All EECS News

EECS' Philip Feng receives NSF Career Award

Philip Feng, assistant professor of electrical engineering and computer science, has won a $500,000 National Science Foundation (NSF) Faculty Early Career Development Award for his five-year project, “Dynamically Tuning 2D Semiconducting Crystals and Heterostructures for Atomically-Thin Signal Processing Devices and Systems.”
Called a CAREER award, it’s the NSF’s most prestigious grant to junior faculty members. Winners are chosen because they exemplify the role of researcher-teacher-scholar through outstanding research, excellent education and the integration of the two.
Learn more about Feng’s research and the award. 

Researchers discern the shapes of high-order Brownian motions

EECS researchers discern the shapes of high-order Brownian motions

For the first time, scientists have vividly mapped the shapes and textures of high-order modes of Brownian motions—in this case, the collective macroscopic movement of molecules in microdisk resonators—researchers at Case Western Reserve University report. In his lab Philip Feng worked closely with research associate Max Zenghui Wang and Ph.D. student Jaesung Lee on the study. They used a record-setting scanning optical interferometry technique, described in a study published today in the journal Nature Communications.

Cybersecurity Education Effort at Case (in collaboration with CSU) Featured on NPR's Marketplace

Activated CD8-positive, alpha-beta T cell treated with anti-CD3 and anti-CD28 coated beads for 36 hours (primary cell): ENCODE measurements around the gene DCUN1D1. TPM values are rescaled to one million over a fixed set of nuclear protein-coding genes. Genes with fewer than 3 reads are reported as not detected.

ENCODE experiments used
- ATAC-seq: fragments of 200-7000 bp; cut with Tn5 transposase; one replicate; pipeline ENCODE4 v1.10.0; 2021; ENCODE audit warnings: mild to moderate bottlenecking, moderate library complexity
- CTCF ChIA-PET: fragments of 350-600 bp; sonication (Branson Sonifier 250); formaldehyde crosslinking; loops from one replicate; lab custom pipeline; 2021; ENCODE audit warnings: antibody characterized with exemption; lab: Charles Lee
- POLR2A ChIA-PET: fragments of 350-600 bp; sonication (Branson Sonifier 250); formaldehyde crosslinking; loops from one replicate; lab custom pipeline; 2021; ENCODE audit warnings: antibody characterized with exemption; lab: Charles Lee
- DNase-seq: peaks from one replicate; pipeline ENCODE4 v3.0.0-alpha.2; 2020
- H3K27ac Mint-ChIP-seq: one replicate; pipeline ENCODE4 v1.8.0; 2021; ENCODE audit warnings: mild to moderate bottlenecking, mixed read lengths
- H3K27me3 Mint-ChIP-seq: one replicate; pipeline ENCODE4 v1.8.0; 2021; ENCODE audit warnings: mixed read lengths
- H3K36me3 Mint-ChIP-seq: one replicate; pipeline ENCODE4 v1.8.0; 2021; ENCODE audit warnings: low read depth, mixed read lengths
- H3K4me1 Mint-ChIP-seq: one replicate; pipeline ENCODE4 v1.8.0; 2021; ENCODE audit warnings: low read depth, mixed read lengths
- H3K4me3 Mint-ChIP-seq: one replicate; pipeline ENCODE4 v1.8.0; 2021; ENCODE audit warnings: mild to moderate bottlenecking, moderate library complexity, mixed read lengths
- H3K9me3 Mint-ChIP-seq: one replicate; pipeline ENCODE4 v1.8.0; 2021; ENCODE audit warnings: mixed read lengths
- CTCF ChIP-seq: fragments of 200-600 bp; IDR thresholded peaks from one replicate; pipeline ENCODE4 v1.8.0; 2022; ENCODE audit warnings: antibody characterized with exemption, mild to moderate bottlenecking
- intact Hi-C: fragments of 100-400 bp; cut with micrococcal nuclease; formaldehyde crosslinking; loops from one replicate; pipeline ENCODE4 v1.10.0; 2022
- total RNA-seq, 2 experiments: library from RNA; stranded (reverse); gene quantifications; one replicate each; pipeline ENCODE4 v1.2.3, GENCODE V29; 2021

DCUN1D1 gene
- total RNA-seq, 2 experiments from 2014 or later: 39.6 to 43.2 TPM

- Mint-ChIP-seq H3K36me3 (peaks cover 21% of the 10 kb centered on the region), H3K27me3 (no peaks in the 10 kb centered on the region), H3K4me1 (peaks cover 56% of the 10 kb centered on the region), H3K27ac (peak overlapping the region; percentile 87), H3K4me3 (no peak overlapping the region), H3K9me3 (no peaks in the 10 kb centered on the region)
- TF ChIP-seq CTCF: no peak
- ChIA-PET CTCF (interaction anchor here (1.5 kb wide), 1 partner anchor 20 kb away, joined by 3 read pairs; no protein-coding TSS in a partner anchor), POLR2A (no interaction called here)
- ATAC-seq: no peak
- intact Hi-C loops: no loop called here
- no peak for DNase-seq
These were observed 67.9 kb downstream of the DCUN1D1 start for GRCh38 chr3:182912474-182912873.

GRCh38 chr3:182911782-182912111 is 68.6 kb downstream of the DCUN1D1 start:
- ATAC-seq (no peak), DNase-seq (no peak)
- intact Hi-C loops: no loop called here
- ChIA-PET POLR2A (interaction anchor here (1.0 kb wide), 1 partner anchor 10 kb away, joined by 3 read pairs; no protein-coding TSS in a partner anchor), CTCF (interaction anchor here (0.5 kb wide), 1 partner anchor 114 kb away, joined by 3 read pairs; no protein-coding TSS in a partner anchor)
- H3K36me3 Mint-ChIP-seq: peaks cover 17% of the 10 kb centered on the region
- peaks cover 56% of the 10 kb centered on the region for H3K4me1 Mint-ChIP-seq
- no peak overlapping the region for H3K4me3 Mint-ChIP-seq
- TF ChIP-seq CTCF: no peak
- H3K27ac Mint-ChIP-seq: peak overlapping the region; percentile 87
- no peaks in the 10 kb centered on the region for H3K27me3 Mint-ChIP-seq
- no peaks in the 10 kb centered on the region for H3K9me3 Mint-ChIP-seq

The cybersecurity education effort at Case led by Prof. Swarup Bhunia (in collaboration with Cleveland State University) was featured on NPR's Marketplace. 

[You can hear the story by clicking the play button below the story title.] Link to story.



EECS Ph.D. Student Won Best Student Paper Award at IEEE International Frequency Control Symposium

Jaesung LeeJaesung Lee, a Ph.D. student in the Department of Electrical Engineering & Computer Science (EECS), mentored by Prof. Philip Feng, has won a Best Student Paper Competition at the 2014 IEEE International Frequency Control Symposium (IEEE IFCS 2014), for presenting his paper entitled “Atomically-Thin MoS2 Resonators for Pressure Sensing”. 

National Academy of Engineering Awards Philip Feng a Grainger Foundation Frontiers of Engineering Grant

Philip Feng

Prof. Philip Feng, assistant professor in Electrical Engineering & Computer Science, together with Dr. Tse Nga (Tina) Ng from Palo Alto Research Center (PARC), have received one of the two Grainger Foundation Frontiers of Engineering Grants for advancing interdisciplinary research, awarded by the National Academy of Engineering (NAE). 

Prof. Feng was one of the 81 of the nation’s brightest young engineers selected to participate in the National Academy of Engineering’s 2013 U.S. Frontiers of Engineering (FOE) Symposium, held last September, where he met Dr. Ng.  In the project entitled “Integrating Atomically Thin Semiconducting Crystals with Flexible Electronics”, Prof. Feng will combine his expertise in two-dimensional (2D) semiconducting crystals with Dr. Ng’s research experience in flexible electronics, to explore fundamentals and innovative technologies for engineering 2D devices and emerging applications.